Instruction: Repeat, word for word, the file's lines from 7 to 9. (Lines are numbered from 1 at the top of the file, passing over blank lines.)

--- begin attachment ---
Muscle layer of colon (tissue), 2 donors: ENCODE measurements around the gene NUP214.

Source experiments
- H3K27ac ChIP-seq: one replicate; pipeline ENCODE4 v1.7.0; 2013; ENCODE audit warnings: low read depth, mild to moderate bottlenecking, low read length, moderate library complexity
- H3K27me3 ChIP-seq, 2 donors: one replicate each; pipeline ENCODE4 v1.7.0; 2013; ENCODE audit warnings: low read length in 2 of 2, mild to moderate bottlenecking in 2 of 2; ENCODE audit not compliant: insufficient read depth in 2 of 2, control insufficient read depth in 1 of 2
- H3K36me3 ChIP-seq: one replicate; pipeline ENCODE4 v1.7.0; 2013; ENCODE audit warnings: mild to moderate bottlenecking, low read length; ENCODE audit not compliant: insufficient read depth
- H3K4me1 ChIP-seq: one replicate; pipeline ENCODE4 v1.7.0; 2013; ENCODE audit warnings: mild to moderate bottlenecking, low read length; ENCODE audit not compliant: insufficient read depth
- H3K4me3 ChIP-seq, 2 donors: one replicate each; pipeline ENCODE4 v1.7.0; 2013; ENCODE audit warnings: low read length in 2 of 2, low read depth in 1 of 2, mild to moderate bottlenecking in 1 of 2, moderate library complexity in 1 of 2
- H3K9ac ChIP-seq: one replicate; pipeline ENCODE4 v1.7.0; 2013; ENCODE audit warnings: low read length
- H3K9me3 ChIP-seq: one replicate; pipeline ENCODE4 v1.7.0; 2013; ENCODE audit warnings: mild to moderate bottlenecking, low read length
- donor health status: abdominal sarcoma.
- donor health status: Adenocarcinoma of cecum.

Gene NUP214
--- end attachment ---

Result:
- H3K4me3 ChIP-seq, 2 donors: one replicate each; pipeline ENCODE4 v1.7.0; 2013; ENCODE audit warnings: low read length in 2 of 2, low read depth in 1 of 2, mild to moderate bottlenecking in 1 of 2, moderate library complexity in 1 of 2
- H3K9ac ChIP-seq: one replicate; pipeline ENCODE4 v1.7.0; 2013; ENCODE audit warnings: low read length
- H3K9me3 ChIP-seq: one replicate; pipeline ENCODE4 v1.7.0; 2013; ENCODE audit warnings: mild to moderate bottlenecking, low read length